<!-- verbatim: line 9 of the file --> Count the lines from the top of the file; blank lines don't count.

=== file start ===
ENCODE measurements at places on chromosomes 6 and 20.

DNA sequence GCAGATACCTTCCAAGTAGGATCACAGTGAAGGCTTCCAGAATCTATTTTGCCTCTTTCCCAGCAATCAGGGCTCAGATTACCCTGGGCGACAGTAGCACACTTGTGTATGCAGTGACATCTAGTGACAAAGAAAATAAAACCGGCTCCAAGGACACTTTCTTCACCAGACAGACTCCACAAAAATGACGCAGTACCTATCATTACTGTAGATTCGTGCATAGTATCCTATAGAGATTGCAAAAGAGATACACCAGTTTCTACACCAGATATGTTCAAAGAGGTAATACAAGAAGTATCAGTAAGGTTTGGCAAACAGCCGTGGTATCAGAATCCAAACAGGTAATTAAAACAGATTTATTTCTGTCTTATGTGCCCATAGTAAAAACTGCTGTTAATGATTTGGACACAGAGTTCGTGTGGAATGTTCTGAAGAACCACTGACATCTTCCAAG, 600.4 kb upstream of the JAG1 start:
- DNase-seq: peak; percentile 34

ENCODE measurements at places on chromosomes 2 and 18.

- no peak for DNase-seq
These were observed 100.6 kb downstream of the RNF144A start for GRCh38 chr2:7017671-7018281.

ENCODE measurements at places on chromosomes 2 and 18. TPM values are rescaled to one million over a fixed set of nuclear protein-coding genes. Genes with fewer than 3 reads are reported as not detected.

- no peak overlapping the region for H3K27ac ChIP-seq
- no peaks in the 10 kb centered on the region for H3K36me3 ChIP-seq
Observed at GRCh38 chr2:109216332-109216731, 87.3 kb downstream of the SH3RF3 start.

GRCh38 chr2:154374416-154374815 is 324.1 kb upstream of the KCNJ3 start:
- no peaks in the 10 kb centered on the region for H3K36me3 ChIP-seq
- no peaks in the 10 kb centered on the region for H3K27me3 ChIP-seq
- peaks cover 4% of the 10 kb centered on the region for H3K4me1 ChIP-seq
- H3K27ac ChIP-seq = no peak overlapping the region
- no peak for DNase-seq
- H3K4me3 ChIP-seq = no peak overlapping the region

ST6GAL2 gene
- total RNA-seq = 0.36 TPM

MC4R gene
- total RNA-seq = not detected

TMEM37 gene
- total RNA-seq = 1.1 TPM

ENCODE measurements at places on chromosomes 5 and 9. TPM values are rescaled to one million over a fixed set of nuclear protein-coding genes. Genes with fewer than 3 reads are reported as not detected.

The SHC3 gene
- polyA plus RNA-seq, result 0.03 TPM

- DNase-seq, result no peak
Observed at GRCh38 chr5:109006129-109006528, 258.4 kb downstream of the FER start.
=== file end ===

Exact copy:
- no peaks in the 10 kb centered on the region for H3K36me3 ChIP-seq